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Ring in the New Year Smokefree

This post is for those who are toying with the idea of quitting tobacco or who have decided they want quit tobacco during the new year. Whether you want to quit cigarettes, e-cigarettes, cigars, or smokeless tobacco – or any combination of these – this is for you. This post will provide general tips for your quit journey.

Preparing to Quit1

  • Know why you’re quitting. Is it to be healthier? Save money? Keep your family safe? Some questions if you aren’t sure:
    • What don’t I like about smoking/vaping/chewing?
    • What do I miss out on when I smoke/vape?
    • How is smoking/vaping/chewing affecting my health?
    • What will happen to me and my family if I keep smoking/vaping/chewing?
    • How will my life get better when I quit?
  • Make a plan. Set a quit date. Identify what makes you use tobacco and think of ways to manage those triggers.
  • Identify ways to handle nicotine withdrawal. Common symptoms are listed below.
  • Tell someone you trust your plans to quit. They can be better prepared to support you during your journey.
  • Go through a Practice Quit or Daily Challenges to get a feel for what quitting for good can feel like for you. Revisit any plans you have and make any necessary changes to them.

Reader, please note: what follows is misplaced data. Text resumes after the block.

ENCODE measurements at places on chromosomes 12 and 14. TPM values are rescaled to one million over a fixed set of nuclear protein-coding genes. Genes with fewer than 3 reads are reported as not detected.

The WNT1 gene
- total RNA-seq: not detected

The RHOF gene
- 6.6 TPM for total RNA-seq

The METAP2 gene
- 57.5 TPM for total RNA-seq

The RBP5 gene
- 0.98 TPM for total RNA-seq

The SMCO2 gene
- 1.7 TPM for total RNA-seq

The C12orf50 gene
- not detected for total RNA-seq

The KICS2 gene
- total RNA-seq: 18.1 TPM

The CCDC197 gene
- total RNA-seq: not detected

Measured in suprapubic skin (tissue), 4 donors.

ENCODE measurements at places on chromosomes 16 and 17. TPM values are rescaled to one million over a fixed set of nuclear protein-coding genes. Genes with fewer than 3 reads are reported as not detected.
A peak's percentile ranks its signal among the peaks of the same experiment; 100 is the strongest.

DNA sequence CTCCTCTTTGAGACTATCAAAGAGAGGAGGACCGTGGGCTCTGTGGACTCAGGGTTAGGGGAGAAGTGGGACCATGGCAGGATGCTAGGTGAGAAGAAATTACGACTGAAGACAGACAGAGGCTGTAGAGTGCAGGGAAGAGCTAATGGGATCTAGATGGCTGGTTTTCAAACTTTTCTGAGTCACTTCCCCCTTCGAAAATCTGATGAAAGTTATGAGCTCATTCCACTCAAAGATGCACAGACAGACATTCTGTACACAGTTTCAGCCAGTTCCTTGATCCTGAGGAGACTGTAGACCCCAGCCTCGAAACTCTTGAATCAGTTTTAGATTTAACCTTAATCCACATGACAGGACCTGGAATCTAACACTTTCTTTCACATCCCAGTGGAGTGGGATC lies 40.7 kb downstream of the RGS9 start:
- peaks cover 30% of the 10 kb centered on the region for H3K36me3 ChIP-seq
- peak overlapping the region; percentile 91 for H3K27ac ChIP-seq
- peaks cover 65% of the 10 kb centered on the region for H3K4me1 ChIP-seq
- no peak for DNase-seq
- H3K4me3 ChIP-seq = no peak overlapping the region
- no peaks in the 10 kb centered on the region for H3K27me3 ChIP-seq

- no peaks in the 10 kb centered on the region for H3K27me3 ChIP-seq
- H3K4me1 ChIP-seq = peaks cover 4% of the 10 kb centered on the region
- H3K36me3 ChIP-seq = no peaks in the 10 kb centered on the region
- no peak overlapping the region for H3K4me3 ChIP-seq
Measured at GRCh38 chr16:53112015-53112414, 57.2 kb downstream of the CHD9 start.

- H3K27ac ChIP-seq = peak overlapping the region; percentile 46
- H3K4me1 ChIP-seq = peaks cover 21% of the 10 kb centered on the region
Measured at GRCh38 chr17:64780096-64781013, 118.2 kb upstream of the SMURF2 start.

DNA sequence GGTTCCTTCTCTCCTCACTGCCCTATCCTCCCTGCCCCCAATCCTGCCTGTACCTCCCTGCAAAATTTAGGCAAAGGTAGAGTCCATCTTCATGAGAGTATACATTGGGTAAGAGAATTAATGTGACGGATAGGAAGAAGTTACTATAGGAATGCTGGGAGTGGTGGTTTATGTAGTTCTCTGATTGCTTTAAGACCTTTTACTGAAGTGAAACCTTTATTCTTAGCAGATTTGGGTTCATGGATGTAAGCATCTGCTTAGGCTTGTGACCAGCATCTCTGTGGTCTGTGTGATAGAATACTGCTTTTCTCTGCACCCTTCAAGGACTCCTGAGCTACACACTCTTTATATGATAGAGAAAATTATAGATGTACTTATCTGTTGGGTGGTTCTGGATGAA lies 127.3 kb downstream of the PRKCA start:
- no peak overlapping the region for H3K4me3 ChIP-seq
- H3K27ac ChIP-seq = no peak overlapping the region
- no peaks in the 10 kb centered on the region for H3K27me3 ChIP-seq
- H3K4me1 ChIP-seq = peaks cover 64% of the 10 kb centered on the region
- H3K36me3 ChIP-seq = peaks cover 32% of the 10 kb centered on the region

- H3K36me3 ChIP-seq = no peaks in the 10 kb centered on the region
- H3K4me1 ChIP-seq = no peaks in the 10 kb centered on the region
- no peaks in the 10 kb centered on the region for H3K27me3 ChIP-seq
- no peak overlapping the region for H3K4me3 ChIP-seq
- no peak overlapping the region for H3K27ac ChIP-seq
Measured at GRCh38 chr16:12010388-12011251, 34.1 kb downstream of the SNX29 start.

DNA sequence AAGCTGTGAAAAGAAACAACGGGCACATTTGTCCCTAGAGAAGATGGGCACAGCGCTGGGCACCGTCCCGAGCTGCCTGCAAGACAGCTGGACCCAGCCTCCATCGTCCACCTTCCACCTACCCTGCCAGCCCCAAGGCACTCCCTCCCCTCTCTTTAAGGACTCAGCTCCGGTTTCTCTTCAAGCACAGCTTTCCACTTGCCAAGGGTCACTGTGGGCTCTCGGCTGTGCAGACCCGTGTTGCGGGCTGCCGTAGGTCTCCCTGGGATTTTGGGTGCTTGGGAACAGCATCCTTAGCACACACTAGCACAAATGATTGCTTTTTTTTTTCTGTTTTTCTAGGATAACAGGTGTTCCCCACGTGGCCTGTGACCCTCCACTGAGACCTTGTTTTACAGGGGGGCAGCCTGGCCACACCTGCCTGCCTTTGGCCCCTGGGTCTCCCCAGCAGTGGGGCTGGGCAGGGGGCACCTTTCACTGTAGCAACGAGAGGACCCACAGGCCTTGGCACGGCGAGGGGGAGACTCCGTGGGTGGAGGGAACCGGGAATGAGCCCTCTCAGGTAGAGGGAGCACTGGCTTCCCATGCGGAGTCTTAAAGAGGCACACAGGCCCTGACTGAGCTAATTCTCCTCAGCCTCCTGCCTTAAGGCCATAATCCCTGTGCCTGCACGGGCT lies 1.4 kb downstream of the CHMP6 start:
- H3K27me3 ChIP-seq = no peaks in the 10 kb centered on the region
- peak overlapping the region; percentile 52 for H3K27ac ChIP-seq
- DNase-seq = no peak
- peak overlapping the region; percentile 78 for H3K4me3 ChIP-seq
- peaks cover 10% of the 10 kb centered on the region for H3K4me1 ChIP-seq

Common Withdrawal Symptoms2

Trying to quit tobacco can feel different for each person. However, almost everyone will have some symptoms of nicotine withdrawal. The withdrawal stems from your body and brain needing to get used to not having nicotine when you stop.

While nicotine withdrawal can be uncomfortable, it cannot hurt you. Symptoms will fade over time if you stay smokefree. Below are some common symptoms:

  1. Having urges or cravings to smoke, vape, or chew
  2. Feeling irritated, grouchy, or upset
  3. Feeling jumpy or restless
  4. Having a hard time concentrating
  5. Having trouble sleeping
  6. Feeling hungrier or gaining weight
  7. Feeling anxious, sad, or depressed

Tips for Quitting

  1. If this isn’t your first time, that’s okay and normal! You probably had to learn to use tobacco when you started. It’s the same when quitting. You may need to learn to be a non-tobacco user. Try to avoid what made you pick up tobacco again during your practice run(s).
  2. Make a plan. Set a quit date. Identify what makes you use tobacco and think of ways to manage those triggers. Ideas: toss any tobacco related products (cigarettes, lighters, ashtrays, etc.), take a walk, color, drink water, or spend time with someone who is smokefree.
  3. Get Support. Whether it’s a friend, your doctor, or the State Quitline, support can help you when needed. Medication is available to help with withdrawal symptoms.
  4. Cut yourself some slack. Quitting probably won’t happen overnight. You may slip up. If that happens, identify what lead to it and think of ways to avoid that thing if you can.
  5. Get some tips from someone who successfully quit tobacco. Something that helped them may work for you.